There were 2,100 more unaccompanied minors caught illegally crossing the southern border in May than in April, according to Customs and Border Protection data.

Be smart: The number of family units crossing saw a small decrease, as the Trump administration has implemented policies to separate children from their parents when caught crossing illegally.

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Data: U.S. Customs and Border Protection fiscal year 2018 and historical data; Chart: Chris Canipe/Axios

Big picture: Despite numerous efforts led by the White House, Department of Homeland Security and Department of Justice to slow the flow of undocumented immigrants crossing the border, the number of total immigrant arrests still broke 50,000.

DHS says that reversing immigration trends will take a long time, and it's too soon to tell the effects of recent policy changes. Spokesman Tyler Houlton said in a statement that "it will take a sustained effort and continuous commitment of resources over many months to disrupt cartels, smugglers, and nefarious actors.”

  • Lynden Melmed, partner at BAL and former USCIS chief counsel, said that with job openings exceeding unemployment, it will be "very difficult" for CBP "to show sustained progress with the resources they have today. All of the tools they are deploying are short term fixes and migrants can adapt their practices more quickly than a large federal agency.”
What to watch:
  • The number of immigrants legally presenting themselves at ports of entry (who claimed asylum or were turned away) fell by almost 9% from last month.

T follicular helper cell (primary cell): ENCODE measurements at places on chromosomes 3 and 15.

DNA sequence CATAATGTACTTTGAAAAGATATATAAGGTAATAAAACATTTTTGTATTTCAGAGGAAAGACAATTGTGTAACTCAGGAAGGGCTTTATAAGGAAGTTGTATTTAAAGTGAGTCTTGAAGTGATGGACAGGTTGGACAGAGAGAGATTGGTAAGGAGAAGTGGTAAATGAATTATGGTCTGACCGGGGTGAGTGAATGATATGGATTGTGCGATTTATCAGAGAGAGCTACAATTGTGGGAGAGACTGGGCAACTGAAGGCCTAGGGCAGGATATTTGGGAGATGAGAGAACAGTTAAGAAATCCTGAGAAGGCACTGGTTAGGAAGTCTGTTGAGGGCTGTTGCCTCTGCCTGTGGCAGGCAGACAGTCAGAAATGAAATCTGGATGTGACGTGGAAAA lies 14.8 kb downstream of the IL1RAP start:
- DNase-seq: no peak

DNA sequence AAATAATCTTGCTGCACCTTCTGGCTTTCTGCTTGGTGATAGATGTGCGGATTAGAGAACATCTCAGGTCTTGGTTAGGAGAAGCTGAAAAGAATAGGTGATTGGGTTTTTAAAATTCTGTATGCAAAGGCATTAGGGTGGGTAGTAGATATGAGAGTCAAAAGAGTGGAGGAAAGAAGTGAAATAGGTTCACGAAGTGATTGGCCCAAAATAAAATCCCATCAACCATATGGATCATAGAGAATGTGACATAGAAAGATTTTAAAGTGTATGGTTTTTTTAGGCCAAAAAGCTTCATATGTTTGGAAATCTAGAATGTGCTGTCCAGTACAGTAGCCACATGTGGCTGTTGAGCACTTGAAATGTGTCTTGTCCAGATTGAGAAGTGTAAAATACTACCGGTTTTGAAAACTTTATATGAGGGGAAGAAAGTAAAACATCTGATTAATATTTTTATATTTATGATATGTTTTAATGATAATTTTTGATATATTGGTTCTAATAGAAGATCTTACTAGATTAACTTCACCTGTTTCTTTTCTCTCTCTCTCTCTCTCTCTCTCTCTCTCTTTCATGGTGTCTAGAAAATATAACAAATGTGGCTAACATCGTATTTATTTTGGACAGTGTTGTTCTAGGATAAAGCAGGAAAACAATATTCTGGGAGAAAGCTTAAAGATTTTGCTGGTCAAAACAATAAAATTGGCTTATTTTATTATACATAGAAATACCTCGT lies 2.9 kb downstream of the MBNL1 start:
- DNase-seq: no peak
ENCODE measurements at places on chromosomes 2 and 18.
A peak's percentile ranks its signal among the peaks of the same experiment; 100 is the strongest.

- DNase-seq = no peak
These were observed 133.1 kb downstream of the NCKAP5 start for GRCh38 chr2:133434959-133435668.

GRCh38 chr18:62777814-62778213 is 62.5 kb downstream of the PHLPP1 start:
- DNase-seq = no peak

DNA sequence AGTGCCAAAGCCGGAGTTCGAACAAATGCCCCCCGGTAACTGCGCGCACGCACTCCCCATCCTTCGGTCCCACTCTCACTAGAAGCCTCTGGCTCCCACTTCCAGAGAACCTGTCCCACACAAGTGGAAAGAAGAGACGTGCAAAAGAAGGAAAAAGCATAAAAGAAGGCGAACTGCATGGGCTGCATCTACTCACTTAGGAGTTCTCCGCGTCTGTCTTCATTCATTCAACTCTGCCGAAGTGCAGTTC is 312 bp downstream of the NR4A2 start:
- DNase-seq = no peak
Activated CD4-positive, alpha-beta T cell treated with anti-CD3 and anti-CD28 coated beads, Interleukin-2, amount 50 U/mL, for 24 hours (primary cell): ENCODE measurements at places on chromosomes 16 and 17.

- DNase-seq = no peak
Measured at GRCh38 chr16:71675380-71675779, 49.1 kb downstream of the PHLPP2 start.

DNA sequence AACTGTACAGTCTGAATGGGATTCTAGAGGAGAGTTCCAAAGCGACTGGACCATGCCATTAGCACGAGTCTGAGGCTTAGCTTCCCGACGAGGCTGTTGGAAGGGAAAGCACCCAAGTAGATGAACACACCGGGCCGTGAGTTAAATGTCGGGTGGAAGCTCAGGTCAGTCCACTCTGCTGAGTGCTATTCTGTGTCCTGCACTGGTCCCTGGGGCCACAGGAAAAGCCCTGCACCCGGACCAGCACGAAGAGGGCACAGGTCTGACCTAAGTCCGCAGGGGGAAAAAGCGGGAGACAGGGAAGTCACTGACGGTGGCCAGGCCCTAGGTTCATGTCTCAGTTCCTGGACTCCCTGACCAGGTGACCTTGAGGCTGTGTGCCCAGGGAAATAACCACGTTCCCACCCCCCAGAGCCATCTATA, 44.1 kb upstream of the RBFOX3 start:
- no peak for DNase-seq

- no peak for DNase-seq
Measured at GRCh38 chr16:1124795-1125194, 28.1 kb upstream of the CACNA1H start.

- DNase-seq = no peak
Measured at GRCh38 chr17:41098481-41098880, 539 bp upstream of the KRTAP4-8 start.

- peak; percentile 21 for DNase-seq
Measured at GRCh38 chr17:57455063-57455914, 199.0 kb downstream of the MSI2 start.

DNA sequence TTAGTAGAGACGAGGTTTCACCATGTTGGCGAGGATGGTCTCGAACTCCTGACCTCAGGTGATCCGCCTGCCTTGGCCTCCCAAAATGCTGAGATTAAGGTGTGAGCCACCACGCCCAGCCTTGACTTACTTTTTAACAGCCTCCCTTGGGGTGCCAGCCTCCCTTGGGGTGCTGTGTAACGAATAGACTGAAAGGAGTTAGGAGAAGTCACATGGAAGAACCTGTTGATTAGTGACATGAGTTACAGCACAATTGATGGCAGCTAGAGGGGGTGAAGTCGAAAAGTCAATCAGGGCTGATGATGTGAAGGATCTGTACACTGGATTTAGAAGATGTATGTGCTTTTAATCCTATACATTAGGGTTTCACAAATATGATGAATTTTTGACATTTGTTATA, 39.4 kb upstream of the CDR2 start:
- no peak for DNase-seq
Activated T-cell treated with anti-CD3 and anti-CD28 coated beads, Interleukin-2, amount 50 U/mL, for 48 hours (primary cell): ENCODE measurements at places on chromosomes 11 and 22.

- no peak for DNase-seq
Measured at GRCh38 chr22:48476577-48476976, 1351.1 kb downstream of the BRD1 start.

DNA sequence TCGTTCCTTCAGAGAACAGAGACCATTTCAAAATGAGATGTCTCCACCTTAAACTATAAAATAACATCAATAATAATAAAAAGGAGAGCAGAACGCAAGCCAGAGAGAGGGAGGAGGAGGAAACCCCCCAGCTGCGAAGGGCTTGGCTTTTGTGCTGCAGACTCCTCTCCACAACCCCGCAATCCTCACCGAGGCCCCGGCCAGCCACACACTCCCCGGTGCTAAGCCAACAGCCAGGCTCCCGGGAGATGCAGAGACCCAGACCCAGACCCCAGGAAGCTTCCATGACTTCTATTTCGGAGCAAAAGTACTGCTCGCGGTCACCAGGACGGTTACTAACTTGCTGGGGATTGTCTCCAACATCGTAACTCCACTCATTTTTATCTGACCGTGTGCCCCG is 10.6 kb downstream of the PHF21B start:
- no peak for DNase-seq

• Why it matters: If the Trump administration‘s new family separation practices were meant to scare immigrants from crossing the border illegally and encourage them to go to legal ports, the numbers seem to show it's not working — at least, not yet.
The big picture is, the pressure to migrate is much stronger than whatever scary messages Trump thinks he's sending.
— Leon Rodriguez, former director of U.S. Citizenship and Immigration Services, told Axios.
  • The Dallas Morning News reported Wednesday that immigration advocates are accusing U.S. border guards of refusing asylum-seekers entry to the U.S. at a pedestrian bridge by the Rio Grande.
    • If reports of CBP stopping immigrants from reaching the ports are accurate, this could also contribute to the decreased number of migrants trying to enter legally through the ports.

Go deeper

The TikTok deal's for-show provisions and flimsy foundations

Illustration: Aïda Amer/Axios

The new deal to rescue TikTok from a threatened U.S. ban — full of provisions aimed at creating the temporary appearance of a presidential win — looks like a sort of Potemkin village agreement.

How it works: Potemkin villages were fake-storefront towns stood up to impress a visiting czar and dignitaries. When the visitors left, the stage set got struck.

  • Similarly, many elements of this plan look hastily erected and easily abandoned once the spotlight moves on.
19 mins ago - Technology

Over 3 million U.S. voters have already registered on social media

Illustration: Eniola Odetunde/Axios

An estimated 2.5 million+ Americans have registered to vote on Facebook, Instagram, and Messenger, Facebook announced Monday. More than 733,000 Americans have registered to vote so far via Snapchat.

Why it matters: The broad reach of social media platforms makes them uniquely effective at engaging voters — especially younger voters who may not know how to register to vote or be civically engaged.

Felix Salmon, author of Capital
38 mins ago - Economy & Business

Wall Street: Recession is over

Illustration: Aïda Amer/Axios

U.S. economic activity fell more sharply in the second quarter of this year than during any other quarter in history. It's also going to grow more sharply in the third quarter of this year than during any other quarter in history.

  • The recession is over, according to Wall Street, with current forecasts showing sustained economic growth through 2021 and beyond.